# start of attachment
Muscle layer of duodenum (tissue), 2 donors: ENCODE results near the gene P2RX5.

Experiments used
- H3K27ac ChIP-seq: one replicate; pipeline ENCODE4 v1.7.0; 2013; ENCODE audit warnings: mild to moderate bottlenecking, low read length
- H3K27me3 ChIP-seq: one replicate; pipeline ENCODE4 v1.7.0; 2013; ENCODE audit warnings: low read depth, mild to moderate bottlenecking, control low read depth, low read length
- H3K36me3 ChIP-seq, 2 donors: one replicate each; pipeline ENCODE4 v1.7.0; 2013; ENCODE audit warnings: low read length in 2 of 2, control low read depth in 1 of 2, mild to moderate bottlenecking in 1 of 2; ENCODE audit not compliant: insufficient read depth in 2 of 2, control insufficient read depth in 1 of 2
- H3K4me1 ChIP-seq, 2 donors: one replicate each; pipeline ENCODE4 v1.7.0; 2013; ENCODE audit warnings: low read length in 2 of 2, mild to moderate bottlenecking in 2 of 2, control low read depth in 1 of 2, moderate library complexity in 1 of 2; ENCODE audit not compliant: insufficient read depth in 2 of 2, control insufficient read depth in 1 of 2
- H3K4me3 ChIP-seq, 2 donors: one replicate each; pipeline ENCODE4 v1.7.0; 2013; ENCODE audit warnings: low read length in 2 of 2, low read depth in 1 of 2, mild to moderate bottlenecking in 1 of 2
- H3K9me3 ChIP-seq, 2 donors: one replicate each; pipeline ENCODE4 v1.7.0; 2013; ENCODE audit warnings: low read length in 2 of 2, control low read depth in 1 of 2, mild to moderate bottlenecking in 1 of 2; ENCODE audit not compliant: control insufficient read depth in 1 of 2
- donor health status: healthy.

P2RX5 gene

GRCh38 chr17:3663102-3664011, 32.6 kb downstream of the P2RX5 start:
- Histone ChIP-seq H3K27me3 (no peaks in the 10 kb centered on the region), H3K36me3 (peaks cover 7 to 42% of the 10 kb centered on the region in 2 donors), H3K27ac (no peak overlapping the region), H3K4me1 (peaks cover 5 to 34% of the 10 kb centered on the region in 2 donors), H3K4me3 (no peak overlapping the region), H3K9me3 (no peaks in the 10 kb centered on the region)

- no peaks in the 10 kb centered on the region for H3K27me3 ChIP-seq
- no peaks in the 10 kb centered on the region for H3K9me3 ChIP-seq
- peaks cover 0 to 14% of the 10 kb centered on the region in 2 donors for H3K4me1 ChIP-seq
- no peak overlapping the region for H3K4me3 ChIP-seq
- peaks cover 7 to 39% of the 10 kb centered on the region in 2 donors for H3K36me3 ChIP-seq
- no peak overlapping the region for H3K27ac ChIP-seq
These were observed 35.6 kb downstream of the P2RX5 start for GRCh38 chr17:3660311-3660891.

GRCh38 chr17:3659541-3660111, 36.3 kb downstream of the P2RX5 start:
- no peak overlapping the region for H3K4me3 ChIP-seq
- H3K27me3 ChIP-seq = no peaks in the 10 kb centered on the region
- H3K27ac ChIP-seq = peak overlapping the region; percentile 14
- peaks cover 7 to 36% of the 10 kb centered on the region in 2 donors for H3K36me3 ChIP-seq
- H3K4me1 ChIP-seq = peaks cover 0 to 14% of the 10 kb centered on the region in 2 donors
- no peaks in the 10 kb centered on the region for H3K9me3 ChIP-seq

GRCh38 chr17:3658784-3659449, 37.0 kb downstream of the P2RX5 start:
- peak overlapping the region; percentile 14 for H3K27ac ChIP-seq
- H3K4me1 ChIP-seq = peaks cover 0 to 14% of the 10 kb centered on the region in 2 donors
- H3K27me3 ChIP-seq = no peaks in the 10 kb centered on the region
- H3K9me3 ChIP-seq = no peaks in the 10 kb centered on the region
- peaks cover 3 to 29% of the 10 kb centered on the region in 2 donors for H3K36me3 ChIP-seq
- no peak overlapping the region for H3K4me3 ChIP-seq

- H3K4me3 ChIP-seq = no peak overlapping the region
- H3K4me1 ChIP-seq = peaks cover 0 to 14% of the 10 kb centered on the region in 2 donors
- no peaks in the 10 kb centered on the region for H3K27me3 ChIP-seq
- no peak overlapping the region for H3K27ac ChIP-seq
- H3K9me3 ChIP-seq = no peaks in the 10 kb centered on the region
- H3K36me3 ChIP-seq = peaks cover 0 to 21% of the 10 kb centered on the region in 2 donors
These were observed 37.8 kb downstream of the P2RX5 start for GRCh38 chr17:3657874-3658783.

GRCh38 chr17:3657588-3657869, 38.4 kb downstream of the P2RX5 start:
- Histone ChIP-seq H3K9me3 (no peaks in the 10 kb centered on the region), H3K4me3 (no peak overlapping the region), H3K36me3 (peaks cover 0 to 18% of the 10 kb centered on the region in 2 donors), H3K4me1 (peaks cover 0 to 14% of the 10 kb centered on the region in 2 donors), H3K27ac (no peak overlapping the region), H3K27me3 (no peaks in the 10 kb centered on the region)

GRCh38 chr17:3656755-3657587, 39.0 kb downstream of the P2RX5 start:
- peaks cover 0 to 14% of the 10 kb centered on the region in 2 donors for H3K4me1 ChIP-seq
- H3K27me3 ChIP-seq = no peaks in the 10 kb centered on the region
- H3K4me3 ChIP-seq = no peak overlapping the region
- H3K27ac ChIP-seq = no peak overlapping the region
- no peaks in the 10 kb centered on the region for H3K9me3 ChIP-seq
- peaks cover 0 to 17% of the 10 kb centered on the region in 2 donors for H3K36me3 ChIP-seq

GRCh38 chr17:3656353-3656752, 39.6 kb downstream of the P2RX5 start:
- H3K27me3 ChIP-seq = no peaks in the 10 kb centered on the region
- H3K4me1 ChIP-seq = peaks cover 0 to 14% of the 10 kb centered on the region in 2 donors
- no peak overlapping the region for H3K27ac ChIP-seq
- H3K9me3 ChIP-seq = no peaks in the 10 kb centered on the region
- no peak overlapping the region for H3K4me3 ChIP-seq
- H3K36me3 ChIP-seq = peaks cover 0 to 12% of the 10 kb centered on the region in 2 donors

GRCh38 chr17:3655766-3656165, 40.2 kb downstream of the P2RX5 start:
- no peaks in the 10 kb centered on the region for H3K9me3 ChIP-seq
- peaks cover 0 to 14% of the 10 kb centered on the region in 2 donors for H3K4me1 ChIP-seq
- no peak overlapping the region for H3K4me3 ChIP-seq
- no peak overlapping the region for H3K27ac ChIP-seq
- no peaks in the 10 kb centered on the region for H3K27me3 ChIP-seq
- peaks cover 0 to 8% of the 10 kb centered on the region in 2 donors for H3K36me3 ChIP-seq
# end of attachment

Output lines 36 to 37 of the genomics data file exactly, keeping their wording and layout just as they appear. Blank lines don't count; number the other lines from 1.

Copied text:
- no peaks in the 10 kb centered on the region for H3K27me3 ChIP-seq
- no peak overlapping the region for H3K27ac ChIP-seq